The Refugee Tract, as laid out and surveyed in accordance with the law, fell within what are now the counties of Franklin, Fairfield, Perry, and Licking, of the state of Ohio. By far the greater part of the tract lay in Franklin county, and included what is to-day the wealthiest section of Ohio’s capital city. Montgomery township, a part of the present Franklin county, was named by Judge Edward C. Livingston, whose father had been with Montgomery in the Canadian campaign, and who had received a grant of two sections of land in the refugee tract as compensation for these revolutionary services. Truro township, another section of Franklin county, is reported to have been named by Robert Taylor, who came from Truro. Nova Scotia. Practically all of the grants were finally located in Franklin county, and the amount appropriated by Congress proved to be almost double the amount of land actually needed to satisfy all the claims that were filed.

By 1801, when the first real step was taken to make land actually available for compensating the refugees, twenty years had elapsed since the close of the revolutionary war, and in that time, many of the original claimants had died (as is evidenced by the number of heirs included in the Acts), or were too old to venture into the perils of a new country which was still largely a wilderness. Some of the original claimants no doubt sold their allotments to land speculators; a few made personal use of their grant, and their descendants were for a long time residents of the Refugee Tract. A number of claims had been postponed in 1800 for lack of evidence—for example, that of Samuel Rogers, who, in 1803, received three and a half sections—and it was soon discovered that in spite of the expiration of the time limit fixed by the Act of 1798, there were a number of deserving Canadians who had not presented their claims. As a result, an Act of March 16, 1804, revived the Act of 1798, and continued it in force for two years after the date of the new law. In 1810, still another extension was made, and refugees were permitted to present their claims during another two year period. In April, 1812, an Act awarded nearly thirteen thousand acres to a group of seventeen claimants, whose claims had been filed under the laws of 1804 and 1810.

By 1816, it was clear that much of the land appropriated by Congress for the relief of the refugees would remain unclaimed, and consequently the Ohio General Assembly, in that year, by resolution, instructed the congressmen and senators of the state to use their efforts to secure the passage of a federal law, providing for the sale of the unappropriated portions. On April 29, 1816, such a measure was enacted, providing for the sale of the unclaimed sections of the refugee tract by auction at the Chillicothe land office, for a minimum price of two dollars an acre, the details of the sale to be fixed by presidential proclamation. What still remained after this auction, was to be disposed of at private sale.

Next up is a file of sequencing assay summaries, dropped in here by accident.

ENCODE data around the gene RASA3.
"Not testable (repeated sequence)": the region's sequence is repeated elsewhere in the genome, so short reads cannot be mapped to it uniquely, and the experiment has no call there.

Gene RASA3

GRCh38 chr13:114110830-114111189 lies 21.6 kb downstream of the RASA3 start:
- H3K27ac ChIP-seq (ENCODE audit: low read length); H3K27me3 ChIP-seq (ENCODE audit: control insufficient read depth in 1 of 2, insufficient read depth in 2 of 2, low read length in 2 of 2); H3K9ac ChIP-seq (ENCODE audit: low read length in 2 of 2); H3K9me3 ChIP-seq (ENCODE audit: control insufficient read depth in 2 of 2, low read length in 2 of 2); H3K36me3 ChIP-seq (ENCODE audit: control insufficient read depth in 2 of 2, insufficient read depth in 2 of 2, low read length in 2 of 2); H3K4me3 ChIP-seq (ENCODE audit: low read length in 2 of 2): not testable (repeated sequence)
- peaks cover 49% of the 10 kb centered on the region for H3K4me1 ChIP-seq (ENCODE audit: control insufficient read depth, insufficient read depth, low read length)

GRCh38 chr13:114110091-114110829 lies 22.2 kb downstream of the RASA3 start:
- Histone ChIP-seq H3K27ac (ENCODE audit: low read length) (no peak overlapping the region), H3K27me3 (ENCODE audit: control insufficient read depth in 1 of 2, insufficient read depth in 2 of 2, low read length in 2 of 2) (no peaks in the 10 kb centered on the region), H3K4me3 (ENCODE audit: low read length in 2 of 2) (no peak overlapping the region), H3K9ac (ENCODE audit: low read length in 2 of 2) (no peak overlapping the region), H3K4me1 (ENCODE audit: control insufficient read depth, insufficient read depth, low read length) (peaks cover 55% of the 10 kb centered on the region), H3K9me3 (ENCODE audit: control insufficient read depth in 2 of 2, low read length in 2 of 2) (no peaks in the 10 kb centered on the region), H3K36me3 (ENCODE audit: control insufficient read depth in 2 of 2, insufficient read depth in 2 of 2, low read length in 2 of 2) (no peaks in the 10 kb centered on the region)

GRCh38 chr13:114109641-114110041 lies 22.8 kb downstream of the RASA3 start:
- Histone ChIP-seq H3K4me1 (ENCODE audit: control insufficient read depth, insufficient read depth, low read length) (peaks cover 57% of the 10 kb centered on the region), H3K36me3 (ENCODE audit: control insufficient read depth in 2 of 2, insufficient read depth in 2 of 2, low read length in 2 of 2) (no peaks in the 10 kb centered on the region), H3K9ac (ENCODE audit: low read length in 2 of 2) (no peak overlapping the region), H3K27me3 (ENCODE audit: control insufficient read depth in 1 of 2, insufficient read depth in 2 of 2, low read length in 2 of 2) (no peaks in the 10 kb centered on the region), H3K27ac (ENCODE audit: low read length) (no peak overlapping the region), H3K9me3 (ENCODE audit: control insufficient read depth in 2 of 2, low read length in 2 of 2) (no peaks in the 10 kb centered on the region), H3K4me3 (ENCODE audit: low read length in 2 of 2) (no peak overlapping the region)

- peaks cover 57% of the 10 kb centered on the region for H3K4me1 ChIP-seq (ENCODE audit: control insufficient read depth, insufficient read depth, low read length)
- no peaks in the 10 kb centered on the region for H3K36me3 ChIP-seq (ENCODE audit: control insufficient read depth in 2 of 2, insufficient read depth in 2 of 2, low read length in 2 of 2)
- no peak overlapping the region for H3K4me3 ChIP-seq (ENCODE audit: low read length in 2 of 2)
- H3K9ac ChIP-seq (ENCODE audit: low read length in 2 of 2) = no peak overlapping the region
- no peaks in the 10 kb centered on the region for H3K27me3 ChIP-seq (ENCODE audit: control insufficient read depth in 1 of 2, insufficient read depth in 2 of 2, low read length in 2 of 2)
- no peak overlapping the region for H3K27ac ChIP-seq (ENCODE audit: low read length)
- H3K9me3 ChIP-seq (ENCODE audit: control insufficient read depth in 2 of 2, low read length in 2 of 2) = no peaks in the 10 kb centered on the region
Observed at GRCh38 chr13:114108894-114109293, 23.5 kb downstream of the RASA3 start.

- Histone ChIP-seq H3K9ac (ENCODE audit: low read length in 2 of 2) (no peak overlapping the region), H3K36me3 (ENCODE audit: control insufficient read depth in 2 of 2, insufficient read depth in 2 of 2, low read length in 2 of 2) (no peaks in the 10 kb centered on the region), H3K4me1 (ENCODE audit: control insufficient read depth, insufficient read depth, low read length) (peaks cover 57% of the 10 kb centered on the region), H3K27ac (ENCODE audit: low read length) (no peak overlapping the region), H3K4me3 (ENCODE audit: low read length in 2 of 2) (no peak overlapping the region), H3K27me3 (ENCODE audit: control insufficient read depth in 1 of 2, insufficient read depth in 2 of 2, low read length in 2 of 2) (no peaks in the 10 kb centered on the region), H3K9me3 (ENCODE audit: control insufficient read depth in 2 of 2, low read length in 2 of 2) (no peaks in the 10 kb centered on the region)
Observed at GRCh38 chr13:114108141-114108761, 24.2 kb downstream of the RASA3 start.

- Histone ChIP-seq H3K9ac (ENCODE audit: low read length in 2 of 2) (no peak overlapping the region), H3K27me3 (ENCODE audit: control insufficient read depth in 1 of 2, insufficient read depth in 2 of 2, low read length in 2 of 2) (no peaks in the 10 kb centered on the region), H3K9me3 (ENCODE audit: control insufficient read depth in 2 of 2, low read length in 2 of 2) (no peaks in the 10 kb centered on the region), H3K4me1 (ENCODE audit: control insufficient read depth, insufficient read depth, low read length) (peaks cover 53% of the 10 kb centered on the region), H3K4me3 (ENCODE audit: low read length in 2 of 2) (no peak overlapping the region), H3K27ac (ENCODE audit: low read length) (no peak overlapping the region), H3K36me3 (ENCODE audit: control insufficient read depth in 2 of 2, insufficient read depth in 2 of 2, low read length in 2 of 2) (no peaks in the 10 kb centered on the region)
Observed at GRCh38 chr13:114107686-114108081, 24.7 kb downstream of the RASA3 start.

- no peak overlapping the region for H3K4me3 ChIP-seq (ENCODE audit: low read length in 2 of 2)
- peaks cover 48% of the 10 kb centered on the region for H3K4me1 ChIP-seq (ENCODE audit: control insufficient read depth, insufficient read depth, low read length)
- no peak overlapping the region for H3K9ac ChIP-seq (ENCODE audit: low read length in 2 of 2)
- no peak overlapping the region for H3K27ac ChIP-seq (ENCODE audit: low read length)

In 1827, the benefits of the earlier Acts were extended to the heirs of Gregory Strahan, deceased, the grants to be located in the territory of Arkansas, and in the year following, a patent was issued to Andrew Westbrook, formerly of Upper Canada, for a grant of two sections, to be located anywhere in the unsettled west. In 1831, the president was authorized to issue a land patent for the relief of John Gough, near Vincennes, Indiana. The final legislation for the satisfaction of the claims of Canadian refugees seems to have been the Act of 1834, for the relief of the heirs of Lieutenant-colonel Richard Livingston, who had served in the regiment commanded by Colonel James Livingston.

In all, 58,080 acres were granted in the Refugee Tract, at one time or another, for the relief of 67 claimants, the grants ranging from 2,240 acres to 160 acres. Seven claimants received the maximum allotment of 2,210 acres; four received 1,280 acres each; twenty-two received 9G0 acres; seventeen were given 640 acres; sixteen received 320 acres each; and one claimant was granted but 160 acres.

Carl Wittke